And when we defend racist systems and refuse to be self reflective about our complicity in them, we turn our back on that core, connecting aspect of what makes us human.

By investing in Whiteness, we turn our backs on our own humanity.

4. Working towards Racial Solidarity Means Being Vulnerable

Because that’s the only way for us to transform ourselves for the better.

My own investment in working for racial justice didn’t come from being presented with lists or statistics about my privilege. It came from being called upon by mentors, both people of Color and White people, to live more fully into my values.

They asked me to quiet myself and listen to the voice of people of Color who described devastation caused by the everyday interpersonal and systemic racism.

They challenged me to get in touch with my human capacity for empathy.

When I opened my heart to this empathy, it hurt tremendously, and it inspired me to change myself in hopes of transforming my community.

But even further, some of my most powerful transformation came when I was asked to frame my investment in justice not only through empathic concern (how racism hurts people I love) but also through recognizing what I lose by investing in Whiteness (how racism hurts me).

And I’m still answering that question.

But in my journey to understand what Whiteness costs me paired with my ever-evolving desire to be in more accountable solidarity, I’ve found that I am living a more spiritually-fulfilling life than I ever did before.

And that’s because I’ve chosen to live into my values.

All of us as White people are offered a choice, then. Will we choose to live into our values and into our human capacity for empathic concern? Or will we invest in the alluring benefits of Whiteness?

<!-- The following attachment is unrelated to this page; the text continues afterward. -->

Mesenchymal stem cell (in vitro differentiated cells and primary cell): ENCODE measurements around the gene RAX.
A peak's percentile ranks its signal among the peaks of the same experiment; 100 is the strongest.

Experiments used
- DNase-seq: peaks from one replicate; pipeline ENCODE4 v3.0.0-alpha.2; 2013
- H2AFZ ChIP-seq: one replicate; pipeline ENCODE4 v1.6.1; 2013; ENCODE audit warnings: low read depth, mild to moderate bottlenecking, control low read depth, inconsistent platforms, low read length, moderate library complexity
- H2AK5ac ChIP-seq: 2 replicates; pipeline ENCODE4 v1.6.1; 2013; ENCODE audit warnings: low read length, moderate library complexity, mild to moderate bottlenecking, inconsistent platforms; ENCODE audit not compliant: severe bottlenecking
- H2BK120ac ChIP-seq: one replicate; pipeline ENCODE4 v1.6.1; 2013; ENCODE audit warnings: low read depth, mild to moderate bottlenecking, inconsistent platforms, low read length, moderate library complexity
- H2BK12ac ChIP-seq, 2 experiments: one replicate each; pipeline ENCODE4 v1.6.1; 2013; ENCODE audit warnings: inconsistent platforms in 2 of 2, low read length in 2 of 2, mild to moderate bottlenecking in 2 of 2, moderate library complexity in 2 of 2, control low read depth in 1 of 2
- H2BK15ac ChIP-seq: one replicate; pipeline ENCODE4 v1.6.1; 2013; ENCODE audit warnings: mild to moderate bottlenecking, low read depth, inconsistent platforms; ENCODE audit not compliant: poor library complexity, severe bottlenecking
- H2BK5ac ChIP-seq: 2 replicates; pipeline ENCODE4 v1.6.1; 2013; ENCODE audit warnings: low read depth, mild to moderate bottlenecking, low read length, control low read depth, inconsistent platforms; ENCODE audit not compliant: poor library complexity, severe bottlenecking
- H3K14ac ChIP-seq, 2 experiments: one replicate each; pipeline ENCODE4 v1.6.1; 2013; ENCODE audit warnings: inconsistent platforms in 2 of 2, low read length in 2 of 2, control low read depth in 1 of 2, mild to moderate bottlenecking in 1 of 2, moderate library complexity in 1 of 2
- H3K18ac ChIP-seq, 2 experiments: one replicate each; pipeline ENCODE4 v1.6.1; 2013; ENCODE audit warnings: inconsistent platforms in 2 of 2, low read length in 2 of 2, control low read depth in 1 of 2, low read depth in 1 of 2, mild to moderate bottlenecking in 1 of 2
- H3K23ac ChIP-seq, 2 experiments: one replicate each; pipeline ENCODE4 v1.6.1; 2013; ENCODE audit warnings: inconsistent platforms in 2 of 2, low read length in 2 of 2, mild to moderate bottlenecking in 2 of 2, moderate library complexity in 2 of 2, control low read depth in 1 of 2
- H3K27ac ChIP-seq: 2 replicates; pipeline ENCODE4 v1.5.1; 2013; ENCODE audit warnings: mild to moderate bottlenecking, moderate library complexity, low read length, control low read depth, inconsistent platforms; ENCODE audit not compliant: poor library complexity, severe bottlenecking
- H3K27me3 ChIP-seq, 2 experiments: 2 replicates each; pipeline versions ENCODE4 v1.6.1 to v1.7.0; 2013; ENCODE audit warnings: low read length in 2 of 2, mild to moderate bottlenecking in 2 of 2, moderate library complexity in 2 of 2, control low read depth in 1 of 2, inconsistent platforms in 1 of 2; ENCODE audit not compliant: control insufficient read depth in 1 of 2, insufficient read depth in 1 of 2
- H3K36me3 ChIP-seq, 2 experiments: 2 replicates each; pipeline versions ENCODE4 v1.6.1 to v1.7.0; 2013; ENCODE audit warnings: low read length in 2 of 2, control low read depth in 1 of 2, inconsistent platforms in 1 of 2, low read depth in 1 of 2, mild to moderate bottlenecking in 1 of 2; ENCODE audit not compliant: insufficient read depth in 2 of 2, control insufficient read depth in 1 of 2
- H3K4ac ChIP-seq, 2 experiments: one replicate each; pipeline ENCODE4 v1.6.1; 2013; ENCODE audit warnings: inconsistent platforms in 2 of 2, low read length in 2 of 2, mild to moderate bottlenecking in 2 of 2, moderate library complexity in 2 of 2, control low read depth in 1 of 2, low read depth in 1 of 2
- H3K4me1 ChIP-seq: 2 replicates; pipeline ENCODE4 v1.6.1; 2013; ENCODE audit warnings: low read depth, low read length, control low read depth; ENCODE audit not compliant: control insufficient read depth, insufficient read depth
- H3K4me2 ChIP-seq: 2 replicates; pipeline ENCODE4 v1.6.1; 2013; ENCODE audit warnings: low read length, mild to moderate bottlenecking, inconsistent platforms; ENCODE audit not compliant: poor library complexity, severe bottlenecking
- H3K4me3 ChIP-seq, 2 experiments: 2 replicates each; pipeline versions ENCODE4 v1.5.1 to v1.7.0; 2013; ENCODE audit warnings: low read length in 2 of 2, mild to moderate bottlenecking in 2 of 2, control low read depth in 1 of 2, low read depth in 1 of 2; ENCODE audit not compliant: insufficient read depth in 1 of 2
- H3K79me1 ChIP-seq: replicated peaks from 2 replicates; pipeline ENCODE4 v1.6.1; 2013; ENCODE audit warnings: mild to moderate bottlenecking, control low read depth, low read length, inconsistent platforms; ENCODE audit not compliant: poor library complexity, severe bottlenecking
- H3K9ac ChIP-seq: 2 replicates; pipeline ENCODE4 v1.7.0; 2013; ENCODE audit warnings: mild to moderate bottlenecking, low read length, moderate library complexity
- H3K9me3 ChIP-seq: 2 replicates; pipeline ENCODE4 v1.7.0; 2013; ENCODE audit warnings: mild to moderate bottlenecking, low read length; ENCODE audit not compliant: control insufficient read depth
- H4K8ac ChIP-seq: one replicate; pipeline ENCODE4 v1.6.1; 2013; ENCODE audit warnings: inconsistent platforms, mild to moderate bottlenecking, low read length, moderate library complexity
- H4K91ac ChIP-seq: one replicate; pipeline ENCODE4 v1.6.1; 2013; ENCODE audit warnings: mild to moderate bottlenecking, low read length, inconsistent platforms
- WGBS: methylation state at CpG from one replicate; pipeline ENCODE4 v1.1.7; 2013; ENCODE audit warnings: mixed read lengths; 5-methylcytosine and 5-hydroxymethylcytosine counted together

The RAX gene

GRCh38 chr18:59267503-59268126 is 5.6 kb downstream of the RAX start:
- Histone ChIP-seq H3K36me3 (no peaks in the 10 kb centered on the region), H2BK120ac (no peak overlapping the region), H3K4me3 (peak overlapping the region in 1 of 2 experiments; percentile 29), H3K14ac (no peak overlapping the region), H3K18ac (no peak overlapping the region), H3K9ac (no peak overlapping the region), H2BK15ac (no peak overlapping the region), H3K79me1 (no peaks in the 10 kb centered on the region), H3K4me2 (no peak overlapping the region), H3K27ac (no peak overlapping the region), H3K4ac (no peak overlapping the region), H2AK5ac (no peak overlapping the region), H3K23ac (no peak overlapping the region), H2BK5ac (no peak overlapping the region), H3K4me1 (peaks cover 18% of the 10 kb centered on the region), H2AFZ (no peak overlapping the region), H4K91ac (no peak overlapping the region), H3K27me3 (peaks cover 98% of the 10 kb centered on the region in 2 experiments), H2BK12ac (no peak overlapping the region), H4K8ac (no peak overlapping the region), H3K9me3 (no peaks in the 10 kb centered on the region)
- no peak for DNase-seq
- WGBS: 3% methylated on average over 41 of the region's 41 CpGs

If we choose the former, then we have to resist our inclination to be defensive when talking about racism and our own complicity in its systems. We can’t pretend that we are simply “post racial.”

We have to commit to finding a third way, a way characterized by building accountable relationships across difference and striving for anti-racist solidarity.

And that solidarity is powerful and important. Over and over, we can hear people of Color asking us to set down our shields of defensiveness and call in our own people to change.

But we should also recognize that by allowing ourselves to get in touch with why we are defensive, we open the door to something more than solidarity.

We open the door to powerful self-transformation and to growth as people.

Because by investing in what makes us human and by working to live more fully into values of justice and equity, we invite positive change into our lives.

And in doing so, we set a powerful standard for other White people in our lives: our families, our friends, our colleagues, and, most importantly, the next generation of White people to inherit this flawed world in which we live.

Rear view of two men walking with their arms around each other

If White People Really Want to Help End Racism, We Need to Invest in Other White People (Yeah, I Know It Sounds Counterintuitive)

As I sit here writing this after learning of the brutal murder of Natasha McKenna while in police custody, a death local authorities ruled an “accident,” a familiar feeling rises inside of me. I recognize this anger and this sadness.

Sadly, this is a feeling that comes up for me nearly every single day as I work not to allow myself to numb to the brutality Black, Brown, and Indigenous people experience at the hands of the police. And frankly, I have little patience at the moment for talking to White people.

Similarly, after the grand jury decided against indicting Darren Wilson, I found myself lashing out at those who share my race and who were defending the decision. I was incredibly snarky, and I was looking for the best thing to say to sound right, not to actually help them understand the roots issues of systemic racism at play.

Seeing these gruesome images is something all too common in our age of cell phone cameras and social media – not that the violence is happening more, only that we as White people are privy to this racist violence in a way we never were before.

Yet I’m watching my fellow White people do mental backflips to justify this violence and to deny that this is in any way connected to a wider system of racism in the United States.

And I should feel angry.

If we as White people striving to be in solidarity to people of Color don’t feel anger, then we seriously ought to question our motives and wonder whether our investment is solely intellectual.